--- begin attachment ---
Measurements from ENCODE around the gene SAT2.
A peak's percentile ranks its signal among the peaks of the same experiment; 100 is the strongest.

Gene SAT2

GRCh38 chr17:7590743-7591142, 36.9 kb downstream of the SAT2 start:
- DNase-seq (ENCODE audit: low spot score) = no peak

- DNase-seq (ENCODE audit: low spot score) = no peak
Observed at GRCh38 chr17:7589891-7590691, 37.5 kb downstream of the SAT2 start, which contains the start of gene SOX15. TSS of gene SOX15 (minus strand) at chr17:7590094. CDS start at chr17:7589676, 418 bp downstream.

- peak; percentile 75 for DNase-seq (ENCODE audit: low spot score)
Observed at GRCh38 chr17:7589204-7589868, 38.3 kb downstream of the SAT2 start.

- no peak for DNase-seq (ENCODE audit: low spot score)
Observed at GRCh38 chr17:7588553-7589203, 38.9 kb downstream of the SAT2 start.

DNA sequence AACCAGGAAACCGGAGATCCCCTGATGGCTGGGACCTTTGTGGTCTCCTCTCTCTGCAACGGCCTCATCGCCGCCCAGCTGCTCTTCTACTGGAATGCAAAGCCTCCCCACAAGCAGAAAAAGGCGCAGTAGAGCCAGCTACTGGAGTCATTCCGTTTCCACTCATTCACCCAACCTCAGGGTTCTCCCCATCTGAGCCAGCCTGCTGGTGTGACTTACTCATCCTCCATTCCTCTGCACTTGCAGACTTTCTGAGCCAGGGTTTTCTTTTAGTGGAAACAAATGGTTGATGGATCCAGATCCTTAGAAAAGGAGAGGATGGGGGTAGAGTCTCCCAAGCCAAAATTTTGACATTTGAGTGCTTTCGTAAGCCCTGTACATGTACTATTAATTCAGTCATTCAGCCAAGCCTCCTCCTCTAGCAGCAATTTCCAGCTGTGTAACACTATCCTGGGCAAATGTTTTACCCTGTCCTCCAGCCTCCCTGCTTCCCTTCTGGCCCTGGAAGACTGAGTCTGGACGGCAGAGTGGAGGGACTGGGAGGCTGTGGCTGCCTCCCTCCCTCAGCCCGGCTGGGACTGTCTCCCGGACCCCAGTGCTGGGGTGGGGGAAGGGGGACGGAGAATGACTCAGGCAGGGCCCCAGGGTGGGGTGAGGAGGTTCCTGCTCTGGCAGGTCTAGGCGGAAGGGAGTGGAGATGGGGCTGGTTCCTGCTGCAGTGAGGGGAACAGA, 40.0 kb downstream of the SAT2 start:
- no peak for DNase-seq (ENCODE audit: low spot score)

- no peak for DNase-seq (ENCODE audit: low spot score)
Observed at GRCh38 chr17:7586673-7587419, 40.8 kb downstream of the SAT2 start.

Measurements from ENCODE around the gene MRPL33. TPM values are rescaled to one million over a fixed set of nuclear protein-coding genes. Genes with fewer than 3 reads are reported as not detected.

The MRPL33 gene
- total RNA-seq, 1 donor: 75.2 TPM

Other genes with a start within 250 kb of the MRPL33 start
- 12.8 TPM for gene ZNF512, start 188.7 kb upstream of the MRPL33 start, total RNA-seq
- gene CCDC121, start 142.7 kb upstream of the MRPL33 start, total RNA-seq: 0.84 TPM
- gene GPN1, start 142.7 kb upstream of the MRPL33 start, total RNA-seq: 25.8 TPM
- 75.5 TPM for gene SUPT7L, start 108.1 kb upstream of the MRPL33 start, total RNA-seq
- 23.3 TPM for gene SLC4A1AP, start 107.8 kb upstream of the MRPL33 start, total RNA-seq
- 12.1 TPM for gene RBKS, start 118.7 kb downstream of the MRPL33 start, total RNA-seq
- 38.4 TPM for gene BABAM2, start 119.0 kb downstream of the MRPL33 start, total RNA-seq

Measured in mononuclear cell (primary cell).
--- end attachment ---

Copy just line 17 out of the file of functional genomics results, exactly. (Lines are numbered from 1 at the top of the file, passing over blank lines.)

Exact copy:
The MRPL33 gene